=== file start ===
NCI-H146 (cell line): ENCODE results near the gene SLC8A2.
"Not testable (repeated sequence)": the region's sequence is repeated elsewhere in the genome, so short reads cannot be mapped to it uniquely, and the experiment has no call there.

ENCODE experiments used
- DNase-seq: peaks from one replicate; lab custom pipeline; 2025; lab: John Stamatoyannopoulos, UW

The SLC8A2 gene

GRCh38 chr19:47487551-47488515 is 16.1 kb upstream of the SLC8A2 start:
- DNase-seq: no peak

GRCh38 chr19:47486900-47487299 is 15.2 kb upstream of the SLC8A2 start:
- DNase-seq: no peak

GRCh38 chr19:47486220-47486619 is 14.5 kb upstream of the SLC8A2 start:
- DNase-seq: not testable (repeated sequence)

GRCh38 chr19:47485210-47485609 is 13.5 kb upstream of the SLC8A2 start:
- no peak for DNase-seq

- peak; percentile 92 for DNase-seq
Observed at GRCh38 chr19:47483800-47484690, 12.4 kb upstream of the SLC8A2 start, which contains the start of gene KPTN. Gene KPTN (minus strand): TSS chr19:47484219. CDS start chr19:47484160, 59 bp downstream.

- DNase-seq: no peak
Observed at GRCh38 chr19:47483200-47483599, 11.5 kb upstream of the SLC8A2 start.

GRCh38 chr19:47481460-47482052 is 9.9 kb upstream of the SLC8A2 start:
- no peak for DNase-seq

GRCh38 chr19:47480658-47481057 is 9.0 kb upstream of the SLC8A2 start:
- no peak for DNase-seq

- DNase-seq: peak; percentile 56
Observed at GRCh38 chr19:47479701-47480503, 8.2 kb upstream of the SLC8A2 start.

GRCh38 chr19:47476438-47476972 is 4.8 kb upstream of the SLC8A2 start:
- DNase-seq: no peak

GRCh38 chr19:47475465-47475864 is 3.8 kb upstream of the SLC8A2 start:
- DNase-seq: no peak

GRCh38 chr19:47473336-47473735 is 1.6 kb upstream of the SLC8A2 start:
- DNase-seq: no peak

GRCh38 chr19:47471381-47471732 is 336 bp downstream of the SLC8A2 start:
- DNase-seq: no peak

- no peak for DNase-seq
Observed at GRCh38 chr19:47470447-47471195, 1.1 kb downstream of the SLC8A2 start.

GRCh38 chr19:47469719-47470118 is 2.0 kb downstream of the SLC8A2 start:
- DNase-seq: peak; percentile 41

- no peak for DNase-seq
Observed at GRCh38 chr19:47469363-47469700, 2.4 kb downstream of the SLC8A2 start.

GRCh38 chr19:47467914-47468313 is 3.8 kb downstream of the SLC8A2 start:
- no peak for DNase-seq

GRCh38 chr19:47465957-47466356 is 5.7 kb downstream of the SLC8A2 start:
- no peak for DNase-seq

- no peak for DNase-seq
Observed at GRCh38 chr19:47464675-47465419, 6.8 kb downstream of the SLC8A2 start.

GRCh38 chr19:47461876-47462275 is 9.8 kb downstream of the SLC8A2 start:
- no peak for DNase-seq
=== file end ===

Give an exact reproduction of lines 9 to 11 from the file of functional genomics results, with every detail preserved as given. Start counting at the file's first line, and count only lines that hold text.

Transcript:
- DNase-seq: no peak

GRCh38 chr19:47486220-47486619 is 14.5 kb upstream of the SLC8A2 start:
- DNase-seq: not testable (repeated sequence)